In a follow-up on the E. coli O157:H7  outbreak  in Sweden,  the Norwegian Public Health Authority  is now reporting 80 confirmed cases and approximately 50 suspect cases to date, according to a Folkhalsomyndigheten news release this week (computer translated).

The cases have been reported from several counties, but mostly from Uppsala and Västra Götaland.

Image/CDC screen shot
Image/CDC screen shot

“The development is expected because the new cases are those we previously suspected belong to the outbreak and have now been confirmed by analyzes,” said microbiologist Cecilia Jernberg.

Together with several other authorities as well as relevant municipalities and county councils, the Norwegian Public Health Authority is continuing to coordinate the infection tracking work, as well as analyzing samples that come from health care.

Enterohemorrhagic E. coli infection (EHEC) is a type of bacteria that lives in the intestine of ruminants such as cattle, sheep and goats, according to the Swedish Board of Agriculture. The animals do not get sick, but people can be infected by EHEC via contaminated food and in contact with animals or their environment.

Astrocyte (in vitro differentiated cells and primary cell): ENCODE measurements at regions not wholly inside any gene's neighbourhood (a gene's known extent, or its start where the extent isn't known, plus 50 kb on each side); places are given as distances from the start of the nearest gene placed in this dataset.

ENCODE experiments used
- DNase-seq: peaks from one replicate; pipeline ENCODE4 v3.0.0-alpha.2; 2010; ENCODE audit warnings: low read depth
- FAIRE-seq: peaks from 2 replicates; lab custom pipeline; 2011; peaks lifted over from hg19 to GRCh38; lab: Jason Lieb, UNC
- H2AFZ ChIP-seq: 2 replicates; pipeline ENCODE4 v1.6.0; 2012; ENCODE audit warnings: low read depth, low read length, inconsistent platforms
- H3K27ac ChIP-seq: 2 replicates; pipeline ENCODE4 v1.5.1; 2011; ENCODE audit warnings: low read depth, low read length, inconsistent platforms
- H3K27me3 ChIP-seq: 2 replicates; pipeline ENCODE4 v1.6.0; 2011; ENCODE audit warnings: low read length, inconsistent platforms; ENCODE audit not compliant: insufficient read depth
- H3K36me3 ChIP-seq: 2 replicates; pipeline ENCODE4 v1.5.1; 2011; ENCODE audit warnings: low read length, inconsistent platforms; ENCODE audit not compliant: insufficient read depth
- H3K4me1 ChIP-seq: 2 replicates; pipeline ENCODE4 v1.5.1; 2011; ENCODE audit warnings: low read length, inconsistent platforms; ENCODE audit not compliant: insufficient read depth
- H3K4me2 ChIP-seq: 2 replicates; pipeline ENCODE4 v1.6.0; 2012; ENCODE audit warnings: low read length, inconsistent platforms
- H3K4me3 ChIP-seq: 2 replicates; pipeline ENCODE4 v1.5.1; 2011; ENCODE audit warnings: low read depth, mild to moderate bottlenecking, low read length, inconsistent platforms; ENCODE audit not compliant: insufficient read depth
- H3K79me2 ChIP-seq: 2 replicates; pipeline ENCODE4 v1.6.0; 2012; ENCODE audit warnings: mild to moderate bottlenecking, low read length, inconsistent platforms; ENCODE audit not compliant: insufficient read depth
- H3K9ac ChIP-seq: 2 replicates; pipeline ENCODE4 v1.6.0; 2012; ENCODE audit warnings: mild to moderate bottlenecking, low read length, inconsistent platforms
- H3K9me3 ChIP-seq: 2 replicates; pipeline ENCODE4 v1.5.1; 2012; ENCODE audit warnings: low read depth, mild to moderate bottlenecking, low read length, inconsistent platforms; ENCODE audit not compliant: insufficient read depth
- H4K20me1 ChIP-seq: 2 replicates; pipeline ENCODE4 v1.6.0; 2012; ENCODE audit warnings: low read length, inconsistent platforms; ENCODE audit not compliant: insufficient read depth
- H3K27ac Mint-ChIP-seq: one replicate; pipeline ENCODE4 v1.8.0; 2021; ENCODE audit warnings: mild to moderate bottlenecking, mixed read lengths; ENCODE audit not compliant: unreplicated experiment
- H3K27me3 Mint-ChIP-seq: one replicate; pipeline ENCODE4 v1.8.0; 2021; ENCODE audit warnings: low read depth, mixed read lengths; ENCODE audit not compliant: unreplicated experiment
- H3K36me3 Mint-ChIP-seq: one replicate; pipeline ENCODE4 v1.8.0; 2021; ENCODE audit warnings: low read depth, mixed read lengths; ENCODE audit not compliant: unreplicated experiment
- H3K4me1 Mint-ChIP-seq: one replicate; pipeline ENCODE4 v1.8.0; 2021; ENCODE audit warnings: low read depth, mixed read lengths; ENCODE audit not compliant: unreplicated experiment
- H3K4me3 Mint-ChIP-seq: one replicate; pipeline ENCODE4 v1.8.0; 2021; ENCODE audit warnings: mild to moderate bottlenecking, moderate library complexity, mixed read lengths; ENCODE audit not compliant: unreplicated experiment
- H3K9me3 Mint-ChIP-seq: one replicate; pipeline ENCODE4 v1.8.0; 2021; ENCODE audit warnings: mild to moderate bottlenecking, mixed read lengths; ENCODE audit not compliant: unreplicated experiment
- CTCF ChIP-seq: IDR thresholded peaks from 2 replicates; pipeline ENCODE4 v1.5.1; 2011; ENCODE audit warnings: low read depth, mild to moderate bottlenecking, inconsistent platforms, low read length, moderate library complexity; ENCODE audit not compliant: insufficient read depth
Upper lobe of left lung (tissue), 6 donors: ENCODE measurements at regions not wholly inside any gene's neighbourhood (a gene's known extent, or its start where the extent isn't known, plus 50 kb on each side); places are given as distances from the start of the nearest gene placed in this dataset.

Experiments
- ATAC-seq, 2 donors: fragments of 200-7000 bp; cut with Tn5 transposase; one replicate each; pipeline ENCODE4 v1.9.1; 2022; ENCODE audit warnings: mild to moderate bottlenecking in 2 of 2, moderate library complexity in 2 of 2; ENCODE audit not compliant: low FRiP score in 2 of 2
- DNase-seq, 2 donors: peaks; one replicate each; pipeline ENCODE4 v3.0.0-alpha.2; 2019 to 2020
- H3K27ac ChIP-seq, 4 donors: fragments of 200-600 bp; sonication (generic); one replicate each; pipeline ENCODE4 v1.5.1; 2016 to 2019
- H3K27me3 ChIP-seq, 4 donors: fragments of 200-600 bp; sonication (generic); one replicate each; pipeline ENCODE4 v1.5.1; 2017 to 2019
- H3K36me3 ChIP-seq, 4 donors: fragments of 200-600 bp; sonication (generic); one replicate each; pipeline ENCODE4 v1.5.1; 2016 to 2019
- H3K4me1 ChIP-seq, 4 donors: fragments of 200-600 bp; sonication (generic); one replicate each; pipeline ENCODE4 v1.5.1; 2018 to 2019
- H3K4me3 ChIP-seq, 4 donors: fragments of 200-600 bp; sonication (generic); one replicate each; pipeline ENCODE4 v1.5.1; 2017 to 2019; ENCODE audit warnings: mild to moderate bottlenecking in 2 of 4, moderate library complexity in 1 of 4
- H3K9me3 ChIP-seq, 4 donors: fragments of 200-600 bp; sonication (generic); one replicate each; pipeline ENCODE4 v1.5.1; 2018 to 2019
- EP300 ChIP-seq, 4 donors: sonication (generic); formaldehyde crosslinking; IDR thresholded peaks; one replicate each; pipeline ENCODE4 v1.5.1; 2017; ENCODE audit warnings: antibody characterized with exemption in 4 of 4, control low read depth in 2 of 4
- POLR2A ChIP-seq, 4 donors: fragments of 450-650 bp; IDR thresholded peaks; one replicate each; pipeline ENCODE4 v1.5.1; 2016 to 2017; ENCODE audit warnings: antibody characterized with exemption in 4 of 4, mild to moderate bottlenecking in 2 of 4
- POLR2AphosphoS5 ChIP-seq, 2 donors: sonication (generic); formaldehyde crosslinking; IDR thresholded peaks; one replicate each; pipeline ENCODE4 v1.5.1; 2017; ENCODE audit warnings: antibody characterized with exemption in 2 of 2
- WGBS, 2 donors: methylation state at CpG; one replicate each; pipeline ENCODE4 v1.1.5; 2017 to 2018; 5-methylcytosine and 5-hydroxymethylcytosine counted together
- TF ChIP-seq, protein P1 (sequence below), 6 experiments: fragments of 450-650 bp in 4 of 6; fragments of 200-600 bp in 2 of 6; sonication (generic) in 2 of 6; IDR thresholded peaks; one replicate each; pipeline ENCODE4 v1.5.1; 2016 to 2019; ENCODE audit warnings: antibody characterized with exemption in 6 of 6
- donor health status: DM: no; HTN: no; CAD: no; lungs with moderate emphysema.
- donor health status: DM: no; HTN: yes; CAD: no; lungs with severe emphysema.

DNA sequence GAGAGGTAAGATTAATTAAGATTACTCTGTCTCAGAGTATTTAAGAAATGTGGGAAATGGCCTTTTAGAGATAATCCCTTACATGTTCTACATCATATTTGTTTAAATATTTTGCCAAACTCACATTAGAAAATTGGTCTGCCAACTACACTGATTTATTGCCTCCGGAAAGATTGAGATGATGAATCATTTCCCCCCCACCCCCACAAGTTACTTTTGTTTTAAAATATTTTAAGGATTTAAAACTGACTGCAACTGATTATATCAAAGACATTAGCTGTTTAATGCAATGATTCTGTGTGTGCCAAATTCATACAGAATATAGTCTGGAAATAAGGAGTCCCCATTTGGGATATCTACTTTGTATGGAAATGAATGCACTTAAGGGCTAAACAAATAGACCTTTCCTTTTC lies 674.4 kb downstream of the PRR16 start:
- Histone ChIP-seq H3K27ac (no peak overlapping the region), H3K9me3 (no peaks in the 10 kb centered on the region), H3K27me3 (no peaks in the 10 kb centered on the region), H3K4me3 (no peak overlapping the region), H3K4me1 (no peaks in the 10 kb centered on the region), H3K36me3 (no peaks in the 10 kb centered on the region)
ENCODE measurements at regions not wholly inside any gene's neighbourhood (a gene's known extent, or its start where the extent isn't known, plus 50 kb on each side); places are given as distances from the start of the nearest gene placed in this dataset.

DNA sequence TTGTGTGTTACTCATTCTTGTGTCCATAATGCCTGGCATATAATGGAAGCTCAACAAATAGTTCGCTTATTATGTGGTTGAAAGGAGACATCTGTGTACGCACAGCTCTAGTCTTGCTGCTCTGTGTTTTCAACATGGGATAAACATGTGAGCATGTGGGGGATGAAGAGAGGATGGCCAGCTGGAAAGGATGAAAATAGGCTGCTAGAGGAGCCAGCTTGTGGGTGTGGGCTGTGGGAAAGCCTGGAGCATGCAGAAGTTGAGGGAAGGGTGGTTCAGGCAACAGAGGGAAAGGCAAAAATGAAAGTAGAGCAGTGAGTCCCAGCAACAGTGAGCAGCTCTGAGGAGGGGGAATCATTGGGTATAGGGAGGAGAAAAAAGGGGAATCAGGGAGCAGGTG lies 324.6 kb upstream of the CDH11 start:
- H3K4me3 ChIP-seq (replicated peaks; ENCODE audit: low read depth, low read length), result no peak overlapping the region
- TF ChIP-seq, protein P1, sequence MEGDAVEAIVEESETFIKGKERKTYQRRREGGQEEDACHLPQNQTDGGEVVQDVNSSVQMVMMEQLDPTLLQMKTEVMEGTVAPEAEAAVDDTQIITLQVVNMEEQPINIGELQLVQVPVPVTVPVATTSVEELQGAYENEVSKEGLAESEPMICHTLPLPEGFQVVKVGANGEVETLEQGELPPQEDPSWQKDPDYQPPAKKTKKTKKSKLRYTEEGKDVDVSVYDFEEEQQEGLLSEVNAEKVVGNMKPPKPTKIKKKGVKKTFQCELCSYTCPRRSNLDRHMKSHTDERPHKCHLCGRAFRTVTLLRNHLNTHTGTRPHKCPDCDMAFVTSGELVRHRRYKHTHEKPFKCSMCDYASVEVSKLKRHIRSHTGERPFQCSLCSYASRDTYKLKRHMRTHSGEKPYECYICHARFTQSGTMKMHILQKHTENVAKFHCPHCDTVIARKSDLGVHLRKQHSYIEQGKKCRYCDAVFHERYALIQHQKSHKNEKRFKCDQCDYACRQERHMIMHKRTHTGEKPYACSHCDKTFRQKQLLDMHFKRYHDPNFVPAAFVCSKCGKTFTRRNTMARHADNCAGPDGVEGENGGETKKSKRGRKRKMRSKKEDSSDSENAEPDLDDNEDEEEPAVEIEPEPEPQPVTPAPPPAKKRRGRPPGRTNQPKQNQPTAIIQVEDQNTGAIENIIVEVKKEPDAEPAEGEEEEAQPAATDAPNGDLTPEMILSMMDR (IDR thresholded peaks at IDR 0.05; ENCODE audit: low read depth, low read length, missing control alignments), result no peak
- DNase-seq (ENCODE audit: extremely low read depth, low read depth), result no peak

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The disease can range from mild to very serious. Different variants of the EHEC bacterium can give different symptoms. You can also be a carrier of EHEC without having symptoms. Often the disease begins with stomach cramps and diarrhea, but rarely fever. Nausea and vomiting may occur. After a couple of days, the diarrhea may become blood-mixed. The disease usually passes within one week. About 5% of patients (especially older people and children under 5 years) develop renal failure (HUS), occurring within 2-14 days. Symptoms may be both unnecessary and bloody diarrhea (hemorrhagic colitis), red blood cell decomposition and HUS, other coagulation and bleeding disorders and nervous system disorders.